Central Banks move to crypto in the effort to retain ...

Bitcoin Market

Bitcoin is the *currency of the Internet*. A distributed, worldwide, decentralized digital money. Unlike traditional currencies such as dollars, bitcoins are issued and managed without the need for any central authority whatsoever.

Bitcoin - The Internet of Money

/btc was created to foster and support free and open Bitcoin discussion about cryptocurrency, Bitcoin news, and exclusive AMA (Ask Me Anything) interviews from top Bitcoin and cryptocurrency leaders. Bitcoin is the currency of the Internet. A distributed, worldwide, decentralized digital money. Unlike traditional currencies such as dollars, bitcoins are issued and managed without the need for any central authority whatsoever. Learn more about Bitcoin, Bitcoin Cash, cryptocurrency, and more.

Bitcoin - The Currency of the Internet

A community dedicated to Bitcoin, the currency of the Internet. Bitcoin is a distributed, worldwide, decentralized digital money. Bitcoins are issued and managed without any central authority whatsoever: there is no government, company, or bank in charge of Bitcoin. You might be interested in Bitcoin if you like cryptography, distributed peer-to-peer systems, or economics. A large percentage of Bitcoin enthusiasts are libertarians, though people of all political philosophies are welcome.

Bitcoin Daily: SBI Backs Swiss Crypto Wallet; Saudi Arabia, UAE Central Banks Test New Crypto - pymnts.com

Bitcoin Daily: SBI Backs Swiss Crypto Wallet; Saudi Arabia, UAE Central Banks Test New Crypto - pymnts.com submitted by ulros to fbitcoin [link] [comments]

Bitcoin Daily: SBI Backs Swiss Crypto Wallet; Saudi Arabia, UAE Central Banks Test New Crypto - pymnts.com

Bitcoin Daily: SBI Backs Swiss Crypto Wallet; Saudi Arabia, UAE Central Banks Test New Crypto - pymnts.com submitted by prnewswireadmin to cryptonewswire [link] [comments]

Largest Bitcoin brokerage and wallet in the Philippines receives license from Central Bank

Largest Bitcoin brokerage and wallet in the Philippines receives license from Central Bank submitted by DigSomeMore to Bitcoin [link] [comments]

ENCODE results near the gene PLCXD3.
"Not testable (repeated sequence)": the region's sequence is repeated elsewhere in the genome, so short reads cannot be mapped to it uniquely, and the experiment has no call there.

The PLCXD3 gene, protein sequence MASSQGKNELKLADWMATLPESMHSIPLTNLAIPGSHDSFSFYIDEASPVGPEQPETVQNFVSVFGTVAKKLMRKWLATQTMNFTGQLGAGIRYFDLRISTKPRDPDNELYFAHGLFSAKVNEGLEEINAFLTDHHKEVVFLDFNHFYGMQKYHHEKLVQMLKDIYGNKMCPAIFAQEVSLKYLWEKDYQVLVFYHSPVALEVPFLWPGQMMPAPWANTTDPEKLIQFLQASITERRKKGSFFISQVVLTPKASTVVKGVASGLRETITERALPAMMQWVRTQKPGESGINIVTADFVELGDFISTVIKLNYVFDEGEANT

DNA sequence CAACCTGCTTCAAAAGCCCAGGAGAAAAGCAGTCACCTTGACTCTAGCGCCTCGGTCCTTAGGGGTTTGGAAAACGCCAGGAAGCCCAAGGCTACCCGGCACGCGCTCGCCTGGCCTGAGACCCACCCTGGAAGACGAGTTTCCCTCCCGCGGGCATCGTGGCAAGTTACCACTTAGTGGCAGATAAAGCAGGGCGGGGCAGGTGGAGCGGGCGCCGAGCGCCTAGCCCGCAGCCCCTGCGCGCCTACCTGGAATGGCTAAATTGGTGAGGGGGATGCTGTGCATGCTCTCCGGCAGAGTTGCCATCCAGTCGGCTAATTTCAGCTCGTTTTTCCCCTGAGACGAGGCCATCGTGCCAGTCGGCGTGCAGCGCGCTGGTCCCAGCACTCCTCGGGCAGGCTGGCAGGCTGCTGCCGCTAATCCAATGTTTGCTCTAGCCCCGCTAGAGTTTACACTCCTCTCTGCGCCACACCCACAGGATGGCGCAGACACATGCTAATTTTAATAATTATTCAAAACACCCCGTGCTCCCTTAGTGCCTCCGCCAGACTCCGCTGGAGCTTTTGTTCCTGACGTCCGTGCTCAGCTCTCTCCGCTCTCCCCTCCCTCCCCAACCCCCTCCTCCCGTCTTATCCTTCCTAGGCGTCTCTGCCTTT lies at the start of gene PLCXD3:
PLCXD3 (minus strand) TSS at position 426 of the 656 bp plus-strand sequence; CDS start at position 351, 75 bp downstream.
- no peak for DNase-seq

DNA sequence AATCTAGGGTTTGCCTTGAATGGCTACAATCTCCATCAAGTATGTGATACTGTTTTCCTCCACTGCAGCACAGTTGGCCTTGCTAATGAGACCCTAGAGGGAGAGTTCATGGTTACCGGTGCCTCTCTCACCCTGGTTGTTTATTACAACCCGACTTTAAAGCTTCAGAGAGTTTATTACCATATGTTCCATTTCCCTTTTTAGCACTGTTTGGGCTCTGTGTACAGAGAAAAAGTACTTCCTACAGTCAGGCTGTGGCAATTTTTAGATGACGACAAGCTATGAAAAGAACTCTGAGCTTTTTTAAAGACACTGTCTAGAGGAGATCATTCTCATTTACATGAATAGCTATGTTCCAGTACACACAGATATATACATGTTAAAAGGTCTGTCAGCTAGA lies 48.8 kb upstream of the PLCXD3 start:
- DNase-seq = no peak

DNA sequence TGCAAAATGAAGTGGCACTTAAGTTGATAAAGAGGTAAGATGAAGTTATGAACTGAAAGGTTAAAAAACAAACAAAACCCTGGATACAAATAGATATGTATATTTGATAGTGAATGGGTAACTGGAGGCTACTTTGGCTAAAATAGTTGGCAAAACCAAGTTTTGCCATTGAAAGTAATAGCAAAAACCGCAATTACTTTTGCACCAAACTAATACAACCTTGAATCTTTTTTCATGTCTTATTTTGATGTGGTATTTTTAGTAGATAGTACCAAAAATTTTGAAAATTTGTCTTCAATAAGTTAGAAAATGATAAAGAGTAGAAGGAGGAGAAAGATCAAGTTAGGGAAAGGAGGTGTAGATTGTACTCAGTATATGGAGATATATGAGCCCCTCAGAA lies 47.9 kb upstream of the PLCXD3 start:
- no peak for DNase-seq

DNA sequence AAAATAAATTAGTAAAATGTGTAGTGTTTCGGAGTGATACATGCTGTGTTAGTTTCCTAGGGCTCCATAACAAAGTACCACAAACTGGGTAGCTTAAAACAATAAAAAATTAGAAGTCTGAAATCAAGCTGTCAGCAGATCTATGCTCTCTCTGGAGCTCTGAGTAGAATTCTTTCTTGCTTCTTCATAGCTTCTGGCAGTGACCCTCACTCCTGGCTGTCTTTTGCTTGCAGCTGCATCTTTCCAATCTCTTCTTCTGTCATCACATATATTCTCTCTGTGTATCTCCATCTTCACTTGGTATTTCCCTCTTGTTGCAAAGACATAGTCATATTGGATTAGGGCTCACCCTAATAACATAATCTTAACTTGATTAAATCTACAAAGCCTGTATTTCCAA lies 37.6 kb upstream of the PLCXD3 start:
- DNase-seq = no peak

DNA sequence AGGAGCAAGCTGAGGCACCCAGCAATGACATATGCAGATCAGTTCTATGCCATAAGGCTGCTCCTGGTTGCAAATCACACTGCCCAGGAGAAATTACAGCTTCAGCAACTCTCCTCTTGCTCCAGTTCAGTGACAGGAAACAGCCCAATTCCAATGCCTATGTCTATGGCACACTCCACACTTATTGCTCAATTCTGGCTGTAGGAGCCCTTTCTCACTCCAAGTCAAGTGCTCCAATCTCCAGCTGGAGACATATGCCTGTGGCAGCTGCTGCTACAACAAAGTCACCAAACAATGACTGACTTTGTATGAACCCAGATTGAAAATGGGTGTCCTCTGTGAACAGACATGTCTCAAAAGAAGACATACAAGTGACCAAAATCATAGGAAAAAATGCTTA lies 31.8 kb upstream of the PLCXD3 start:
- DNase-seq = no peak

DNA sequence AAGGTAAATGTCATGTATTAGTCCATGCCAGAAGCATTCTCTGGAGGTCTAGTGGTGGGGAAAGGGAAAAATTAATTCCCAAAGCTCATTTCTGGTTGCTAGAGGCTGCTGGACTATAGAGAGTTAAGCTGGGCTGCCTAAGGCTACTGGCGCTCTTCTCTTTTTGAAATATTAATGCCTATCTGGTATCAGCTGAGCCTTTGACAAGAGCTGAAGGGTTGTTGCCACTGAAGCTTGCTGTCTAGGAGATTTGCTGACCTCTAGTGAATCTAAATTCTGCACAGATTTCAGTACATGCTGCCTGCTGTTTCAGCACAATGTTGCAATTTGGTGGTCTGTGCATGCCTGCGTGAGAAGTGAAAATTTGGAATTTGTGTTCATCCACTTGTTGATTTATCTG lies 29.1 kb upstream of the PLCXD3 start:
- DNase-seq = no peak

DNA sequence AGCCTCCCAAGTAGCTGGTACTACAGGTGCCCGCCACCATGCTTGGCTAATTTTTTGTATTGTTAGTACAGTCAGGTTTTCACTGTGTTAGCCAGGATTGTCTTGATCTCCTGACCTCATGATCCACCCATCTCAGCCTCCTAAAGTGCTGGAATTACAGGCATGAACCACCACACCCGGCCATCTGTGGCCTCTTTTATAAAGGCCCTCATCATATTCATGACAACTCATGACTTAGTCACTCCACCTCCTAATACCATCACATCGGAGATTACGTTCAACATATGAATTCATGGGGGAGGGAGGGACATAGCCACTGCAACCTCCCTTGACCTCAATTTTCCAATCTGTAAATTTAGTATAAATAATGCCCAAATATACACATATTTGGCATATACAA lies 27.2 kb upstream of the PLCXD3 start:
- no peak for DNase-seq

Bank/crypto secrecy is not a human right? "Central database with users' identities and wallet addresses, self-declaration forms... on a voluntary basis" - LOL /r/Bitcoin

Bank/crypto secrecy is not a human right? submitted by ABitcoinAllBot to BitcoinAll [link] [comments]

Largest Bitcoin brokerage and wallet in the Philippines receives license from Central Bank

Largest Bitcoin brokerage and wallet in the Philippines receives license from Central Bank submitted by BitcoinAllBot to BitcoinAll [link] [comments]

An interesting fiat gateway Lykke Wallet got. Claims to have a Lithuanian central bank's license while having only has 1 (one!), official employee. /r/Bitcoin

An interesting fiat gateway Lykke Wallet got. Claims to have a Lithuanian central bank's license while having only has 1 (one!), official employee. /Bitcoin submitted by BitcoinAllBot to BitcoinAll [link] [comments]

Paving Bitcoin's adoption

Paving Bitcoin's adoption submitted by simplelifestyle to Bitcoin [link] [comments]

Fed says it is developing an experimental digital currency

Fed says it is developing an experimental digital currency submitted by readerseven to TechNewsToday [link] [comments]

Bitcoin: The Swiss Bank Account That Travels With You Everywhere

Bitcoin: The Swiss Bank Account That Travels With You Everywhere submitted by rnvk to Bitcoin [link] [comments]

Dear all central banks building centralised DLT CBDCs

Digital currencies built on centralised DLT databases are not transactable globally. You cannot send your centralised USD CBDC from a bank in the US to a bank in Singapore, there's no compatibility because your DLT database is closed and centralised.
Central bank digital currencies will still require SWIFT to transact them across borders. This is the literal equivalent of needing a post office to send your email for you.
Bitcoin is not revolutionary because it's digital, its revolutionary because its global and frictionless.
Think about it..
Yours Truly,
A kid who understands this stuff more than your entire DLT consultancy team.
submitted by slvbtc to Bitcoin [link] [comments]